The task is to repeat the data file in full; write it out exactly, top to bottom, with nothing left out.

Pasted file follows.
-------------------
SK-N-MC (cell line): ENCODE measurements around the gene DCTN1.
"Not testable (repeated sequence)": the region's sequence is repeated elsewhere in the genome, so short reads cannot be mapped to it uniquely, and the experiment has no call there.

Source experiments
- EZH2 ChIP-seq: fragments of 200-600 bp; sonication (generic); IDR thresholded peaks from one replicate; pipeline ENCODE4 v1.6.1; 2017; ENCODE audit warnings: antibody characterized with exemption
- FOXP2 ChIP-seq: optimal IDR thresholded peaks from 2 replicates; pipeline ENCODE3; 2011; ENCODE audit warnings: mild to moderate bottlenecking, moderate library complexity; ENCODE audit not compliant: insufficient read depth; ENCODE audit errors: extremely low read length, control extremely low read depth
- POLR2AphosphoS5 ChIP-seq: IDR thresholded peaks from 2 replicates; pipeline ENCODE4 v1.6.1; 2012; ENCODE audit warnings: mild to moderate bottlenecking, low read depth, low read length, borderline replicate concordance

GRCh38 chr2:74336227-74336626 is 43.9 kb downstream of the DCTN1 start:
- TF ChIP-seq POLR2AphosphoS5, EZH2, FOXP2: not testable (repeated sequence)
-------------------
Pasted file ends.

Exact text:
SK-N-MC (cell line): ENCODE measurements around the gene DCTN1.
"Not testable (repeated sequence)": the region's sequence is repeated elsewhere in the genome, so short reads cannot be mapped to it uniquely, and the experiment has no call there.

Source experiments
- EZH2 ChIP-seq: fragments of 200-600 bp; sonication (generic); IDR thresholded peaks from one replicate; pipeline ENCODE4 v1.6.1; 2017; ENCODE audit warnings: antibody characterized with exemption
- FOXP2 ChIP-seq: optimal IDR thresholded peaks from 2 replicates; pipeline ENCODE3; 2011; ENCODE audit warnings: mild to moderate bottlenecking, moderate library complexity; ENCODE audit not compliant: insufficient read depth; ENCODE audit errors: extremely low read length, control extremely low read depth
- POLR2AphosphoS5 ChIP-seq: IDR thresholded peaks from 2 replicates; pipeline ENCODE4 v1.6.1; 2012; ENCODE audit warnings: mild to moderate bottlenecking, low read depth, low read length, borderline replicate concordance

GRCh38 chr2:74336227-74336626 is 43.9 kb downstream of the DCTN1 start:
- TF ChIP-seq POLR2AphosphoS5, EZH2, FOXP2: not testable (repeated sequence)